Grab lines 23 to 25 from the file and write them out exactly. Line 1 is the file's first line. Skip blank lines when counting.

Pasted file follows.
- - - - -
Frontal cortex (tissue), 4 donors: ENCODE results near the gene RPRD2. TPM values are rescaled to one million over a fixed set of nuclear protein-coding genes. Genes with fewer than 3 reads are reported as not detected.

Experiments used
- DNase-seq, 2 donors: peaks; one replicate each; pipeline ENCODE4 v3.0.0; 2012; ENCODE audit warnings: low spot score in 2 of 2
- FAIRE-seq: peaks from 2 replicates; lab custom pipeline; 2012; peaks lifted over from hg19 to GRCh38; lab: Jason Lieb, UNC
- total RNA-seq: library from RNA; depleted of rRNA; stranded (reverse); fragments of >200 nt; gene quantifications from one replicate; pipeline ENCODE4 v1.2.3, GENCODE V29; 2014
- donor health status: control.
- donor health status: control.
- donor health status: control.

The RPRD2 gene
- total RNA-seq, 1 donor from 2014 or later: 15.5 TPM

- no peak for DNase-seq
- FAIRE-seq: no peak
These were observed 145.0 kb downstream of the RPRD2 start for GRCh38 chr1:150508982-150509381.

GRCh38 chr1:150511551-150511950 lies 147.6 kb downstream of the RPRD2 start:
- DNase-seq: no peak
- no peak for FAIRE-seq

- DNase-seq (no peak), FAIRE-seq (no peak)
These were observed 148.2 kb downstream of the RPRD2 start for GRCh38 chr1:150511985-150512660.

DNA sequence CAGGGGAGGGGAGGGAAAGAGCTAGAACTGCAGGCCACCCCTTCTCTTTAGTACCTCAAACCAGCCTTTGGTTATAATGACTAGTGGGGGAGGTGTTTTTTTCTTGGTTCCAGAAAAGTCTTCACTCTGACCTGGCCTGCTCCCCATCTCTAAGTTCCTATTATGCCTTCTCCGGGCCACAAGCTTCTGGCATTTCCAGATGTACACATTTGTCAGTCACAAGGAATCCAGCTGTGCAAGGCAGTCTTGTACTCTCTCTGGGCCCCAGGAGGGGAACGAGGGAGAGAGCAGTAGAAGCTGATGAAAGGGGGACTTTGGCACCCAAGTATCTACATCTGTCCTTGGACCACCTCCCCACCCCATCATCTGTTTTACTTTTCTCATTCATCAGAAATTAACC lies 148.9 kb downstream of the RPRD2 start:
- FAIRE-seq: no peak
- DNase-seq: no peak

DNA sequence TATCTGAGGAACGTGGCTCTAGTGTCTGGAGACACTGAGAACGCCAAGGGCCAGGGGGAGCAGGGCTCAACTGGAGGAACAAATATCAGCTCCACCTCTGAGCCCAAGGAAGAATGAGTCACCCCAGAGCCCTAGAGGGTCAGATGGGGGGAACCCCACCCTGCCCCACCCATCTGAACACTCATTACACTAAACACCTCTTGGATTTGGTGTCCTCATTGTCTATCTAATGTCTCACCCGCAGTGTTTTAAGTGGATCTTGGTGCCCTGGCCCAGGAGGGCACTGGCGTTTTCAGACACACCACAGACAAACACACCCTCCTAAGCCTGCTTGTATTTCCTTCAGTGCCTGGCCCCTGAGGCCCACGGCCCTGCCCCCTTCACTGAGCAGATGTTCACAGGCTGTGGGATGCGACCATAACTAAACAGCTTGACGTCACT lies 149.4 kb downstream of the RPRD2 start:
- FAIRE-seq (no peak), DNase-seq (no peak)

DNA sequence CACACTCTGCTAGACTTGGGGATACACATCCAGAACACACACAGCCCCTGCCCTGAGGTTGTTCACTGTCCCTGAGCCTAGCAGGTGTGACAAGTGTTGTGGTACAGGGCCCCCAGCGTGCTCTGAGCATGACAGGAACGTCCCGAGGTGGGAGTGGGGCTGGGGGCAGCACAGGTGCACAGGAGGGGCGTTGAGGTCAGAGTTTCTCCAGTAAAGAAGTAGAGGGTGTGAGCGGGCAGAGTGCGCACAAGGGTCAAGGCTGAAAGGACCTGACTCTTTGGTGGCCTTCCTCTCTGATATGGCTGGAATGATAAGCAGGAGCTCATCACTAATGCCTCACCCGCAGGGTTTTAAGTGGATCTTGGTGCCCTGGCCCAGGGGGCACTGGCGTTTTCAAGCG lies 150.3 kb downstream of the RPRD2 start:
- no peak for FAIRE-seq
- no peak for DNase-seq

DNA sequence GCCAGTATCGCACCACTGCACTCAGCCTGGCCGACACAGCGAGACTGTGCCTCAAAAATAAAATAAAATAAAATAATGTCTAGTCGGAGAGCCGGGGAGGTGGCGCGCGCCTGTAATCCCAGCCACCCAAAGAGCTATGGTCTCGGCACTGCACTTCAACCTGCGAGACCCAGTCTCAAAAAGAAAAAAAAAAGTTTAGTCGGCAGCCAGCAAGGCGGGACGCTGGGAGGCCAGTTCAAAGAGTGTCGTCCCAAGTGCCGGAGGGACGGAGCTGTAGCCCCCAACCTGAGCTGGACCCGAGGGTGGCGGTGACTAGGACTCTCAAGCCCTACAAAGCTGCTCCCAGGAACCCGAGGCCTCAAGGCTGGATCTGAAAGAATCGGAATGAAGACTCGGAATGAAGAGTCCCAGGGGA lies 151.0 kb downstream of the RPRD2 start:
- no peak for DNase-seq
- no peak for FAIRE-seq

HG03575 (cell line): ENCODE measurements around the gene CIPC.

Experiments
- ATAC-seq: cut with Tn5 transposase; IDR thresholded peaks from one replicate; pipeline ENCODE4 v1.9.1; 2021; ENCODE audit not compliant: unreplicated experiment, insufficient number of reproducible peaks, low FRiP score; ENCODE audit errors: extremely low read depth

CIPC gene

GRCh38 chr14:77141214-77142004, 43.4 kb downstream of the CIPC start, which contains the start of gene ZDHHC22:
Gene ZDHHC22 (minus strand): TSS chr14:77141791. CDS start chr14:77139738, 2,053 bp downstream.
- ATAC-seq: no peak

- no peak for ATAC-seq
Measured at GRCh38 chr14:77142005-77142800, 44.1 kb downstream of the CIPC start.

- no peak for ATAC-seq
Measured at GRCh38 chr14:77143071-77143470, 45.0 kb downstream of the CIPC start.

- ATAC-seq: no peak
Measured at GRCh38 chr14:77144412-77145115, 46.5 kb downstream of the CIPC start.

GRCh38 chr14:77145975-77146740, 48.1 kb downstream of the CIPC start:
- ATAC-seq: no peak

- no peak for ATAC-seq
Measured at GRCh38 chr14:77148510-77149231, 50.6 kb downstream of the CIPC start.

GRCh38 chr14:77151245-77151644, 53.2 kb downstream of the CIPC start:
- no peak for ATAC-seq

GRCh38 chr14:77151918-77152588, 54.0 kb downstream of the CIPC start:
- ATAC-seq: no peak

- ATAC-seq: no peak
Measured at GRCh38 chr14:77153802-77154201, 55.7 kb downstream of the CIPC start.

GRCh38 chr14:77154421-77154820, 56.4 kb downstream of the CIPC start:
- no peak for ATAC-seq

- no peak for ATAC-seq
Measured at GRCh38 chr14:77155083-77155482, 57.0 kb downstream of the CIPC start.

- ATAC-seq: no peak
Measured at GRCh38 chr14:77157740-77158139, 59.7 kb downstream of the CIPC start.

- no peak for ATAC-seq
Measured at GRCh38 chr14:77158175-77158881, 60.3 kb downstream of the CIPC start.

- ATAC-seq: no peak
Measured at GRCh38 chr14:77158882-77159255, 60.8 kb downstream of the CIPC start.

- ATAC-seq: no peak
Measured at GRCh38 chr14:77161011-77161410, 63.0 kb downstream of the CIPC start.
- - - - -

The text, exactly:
- FAIRE-seq (no peak), DNase-seq (no peak)

DNA sequence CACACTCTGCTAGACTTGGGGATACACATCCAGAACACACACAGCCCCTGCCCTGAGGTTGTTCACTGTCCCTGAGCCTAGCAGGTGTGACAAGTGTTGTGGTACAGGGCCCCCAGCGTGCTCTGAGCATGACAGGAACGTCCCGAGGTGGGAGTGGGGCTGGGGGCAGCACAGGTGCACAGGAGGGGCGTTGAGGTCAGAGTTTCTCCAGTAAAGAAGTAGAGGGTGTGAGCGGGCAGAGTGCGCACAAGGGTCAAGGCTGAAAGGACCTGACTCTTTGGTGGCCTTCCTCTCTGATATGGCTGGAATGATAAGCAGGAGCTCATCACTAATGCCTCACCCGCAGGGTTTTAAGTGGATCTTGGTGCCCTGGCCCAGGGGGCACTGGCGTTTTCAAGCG lies 150.3 kb downstream of the RPRD2 start:
- no peak for FAIRE-seq